"A Breckland Story" is particularly special since it is a personal project and also, for me, a large engraving. For a change, I will start with the engraving, rather than leading up to it:
As you can see, itis engraved on a large natural round of wood - English boxwood. The dimensions are 13 x 12cm - very big for me.
This is one of a series of engravings which involve both a location, its wildlife and archaeology. There series has no name and are a very loose group of engravings. This one has themes of attack, danger and hiding. The kestrel is swooping down to attack the shrew, which is aware of the danger and may well escape. Underground past dangers are signified by the arrow head and earlier hiding but a hoard of silver coins, specifically those of the Iceni tribe of Iron Age East Anglia. The scene is linked to the Breckland by the inclusion of The Breckland Speedwell and a ground beetle (Amara fusca).
The engraving started with the kestrel and then the shrew:
Some of the artifacts were engraved from life:
... others from reference photographs or other drawings:
Engraving was a lengthy process as a result of both the size of the block and the detail of the design.
As soon as I pulled the first proof, I knew that the engraving had gone well and I only had to tidy up some of the cutting before the work was done and the edition could be printed.
Here are some enlarged details - firstly the kestrel:
Andy here the buried coins and arrowhead:
This engraving is initially available only from my Etsy store. It will eventually be added to my website.
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The second engraving was commissioned by Incline Press to illustrate a short prose piece called "In Conker Time" by Vivienne Palmer who blogs as "The Bug Woman" . I have admired the work of the Incline Press for many years and it was a treat to produce a couple of wood engravings on a theme that reached back to the boyhood pleasure of conkers.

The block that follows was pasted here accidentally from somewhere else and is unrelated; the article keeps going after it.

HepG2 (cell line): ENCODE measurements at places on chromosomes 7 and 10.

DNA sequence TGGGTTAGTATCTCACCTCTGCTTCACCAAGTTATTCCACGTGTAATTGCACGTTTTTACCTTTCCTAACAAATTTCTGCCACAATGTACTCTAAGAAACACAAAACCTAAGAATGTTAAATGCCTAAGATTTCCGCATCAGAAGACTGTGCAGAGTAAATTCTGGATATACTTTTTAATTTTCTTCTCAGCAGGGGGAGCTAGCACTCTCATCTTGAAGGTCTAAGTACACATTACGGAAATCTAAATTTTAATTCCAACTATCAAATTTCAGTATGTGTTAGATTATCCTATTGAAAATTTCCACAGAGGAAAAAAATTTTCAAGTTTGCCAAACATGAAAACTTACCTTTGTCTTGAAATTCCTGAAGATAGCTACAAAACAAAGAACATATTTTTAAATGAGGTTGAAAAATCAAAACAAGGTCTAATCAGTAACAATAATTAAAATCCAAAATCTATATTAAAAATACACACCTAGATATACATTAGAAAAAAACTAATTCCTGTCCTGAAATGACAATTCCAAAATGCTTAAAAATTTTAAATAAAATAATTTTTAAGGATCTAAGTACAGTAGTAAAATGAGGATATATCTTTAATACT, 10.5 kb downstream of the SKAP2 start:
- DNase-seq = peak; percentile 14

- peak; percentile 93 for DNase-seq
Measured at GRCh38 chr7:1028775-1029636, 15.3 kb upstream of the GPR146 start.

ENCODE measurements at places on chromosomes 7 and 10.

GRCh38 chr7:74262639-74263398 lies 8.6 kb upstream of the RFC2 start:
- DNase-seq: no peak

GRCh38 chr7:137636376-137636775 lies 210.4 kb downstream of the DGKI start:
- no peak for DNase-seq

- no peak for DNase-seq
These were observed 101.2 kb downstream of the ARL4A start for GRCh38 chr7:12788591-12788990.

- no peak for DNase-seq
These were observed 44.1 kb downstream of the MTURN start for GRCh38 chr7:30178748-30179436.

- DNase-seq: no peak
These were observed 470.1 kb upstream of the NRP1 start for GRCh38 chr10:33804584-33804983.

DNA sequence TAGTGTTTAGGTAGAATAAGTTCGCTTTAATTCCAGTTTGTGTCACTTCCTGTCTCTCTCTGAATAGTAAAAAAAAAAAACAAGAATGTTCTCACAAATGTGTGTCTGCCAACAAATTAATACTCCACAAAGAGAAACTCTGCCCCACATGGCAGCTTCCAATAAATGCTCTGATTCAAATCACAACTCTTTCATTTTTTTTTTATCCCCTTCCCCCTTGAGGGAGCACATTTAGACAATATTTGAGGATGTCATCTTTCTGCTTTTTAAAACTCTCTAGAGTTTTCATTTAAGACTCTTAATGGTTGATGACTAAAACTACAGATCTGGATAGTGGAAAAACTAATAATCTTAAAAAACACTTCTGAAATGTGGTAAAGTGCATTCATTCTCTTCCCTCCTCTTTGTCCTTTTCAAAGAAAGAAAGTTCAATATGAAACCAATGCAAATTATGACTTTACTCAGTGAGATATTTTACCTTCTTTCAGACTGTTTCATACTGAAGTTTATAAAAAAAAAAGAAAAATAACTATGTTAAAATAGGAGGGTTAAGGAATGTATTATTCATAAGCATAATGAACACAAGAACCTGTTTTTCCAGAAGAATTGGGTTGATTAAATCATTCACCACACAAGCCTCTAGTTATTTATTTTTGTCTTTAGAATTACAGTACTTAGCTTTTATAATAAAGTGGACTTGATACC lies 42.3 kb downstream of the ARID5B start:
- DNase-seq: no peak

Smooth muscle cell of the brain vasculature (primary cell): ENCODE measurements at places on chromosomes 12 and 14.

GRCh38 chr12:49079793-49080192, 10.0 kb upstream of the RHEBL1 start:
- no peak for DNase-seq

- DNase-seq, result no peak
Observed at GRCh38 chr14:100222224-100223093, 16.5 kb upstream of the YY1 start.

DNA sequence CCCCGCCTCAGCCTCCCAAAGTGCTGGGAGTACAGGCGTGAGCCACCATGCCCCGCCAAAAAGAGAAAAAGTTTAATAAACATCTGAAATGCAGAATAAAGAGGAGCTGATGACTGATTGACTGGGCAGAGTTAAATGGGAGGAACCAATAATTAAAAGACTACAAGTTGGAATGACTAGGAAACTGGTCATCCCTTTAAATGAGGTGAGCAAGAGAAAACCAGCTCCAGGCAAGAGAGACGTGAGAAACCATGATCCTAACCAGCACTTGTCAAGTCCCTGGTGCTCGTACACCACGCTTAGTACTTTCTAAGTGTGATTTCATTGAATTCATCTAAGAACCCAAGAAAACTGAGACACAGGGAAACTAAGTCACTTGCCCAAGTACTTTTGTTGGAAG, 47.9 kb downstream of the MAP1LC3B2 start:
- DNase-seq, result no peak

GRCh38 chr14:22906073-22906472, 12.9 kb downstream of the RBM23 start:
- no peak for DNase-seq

There are several horse chestnut trees in the village and I decided to feature the one that grows on the green. I sketched both the tree and some of its fruit in pen and then using the exacting medium of drypoint:
I used the drypoint as the basis for marking up the block, drawing the design in reverse:
Again, pulling the first proof confirmed that most of the work was done - just a little tidying up to do:
I made a second, smaller engraving of a single leaf. Both have been editioned.
Here are the finished engravings:
My "Conker Time" wood engraving is published in an edition of 100 original prints. The smaller leaf engraving has been published in an edition of 25 and these will be given away free with the first 25 copies of the main engraving, which is available from my Etsy store.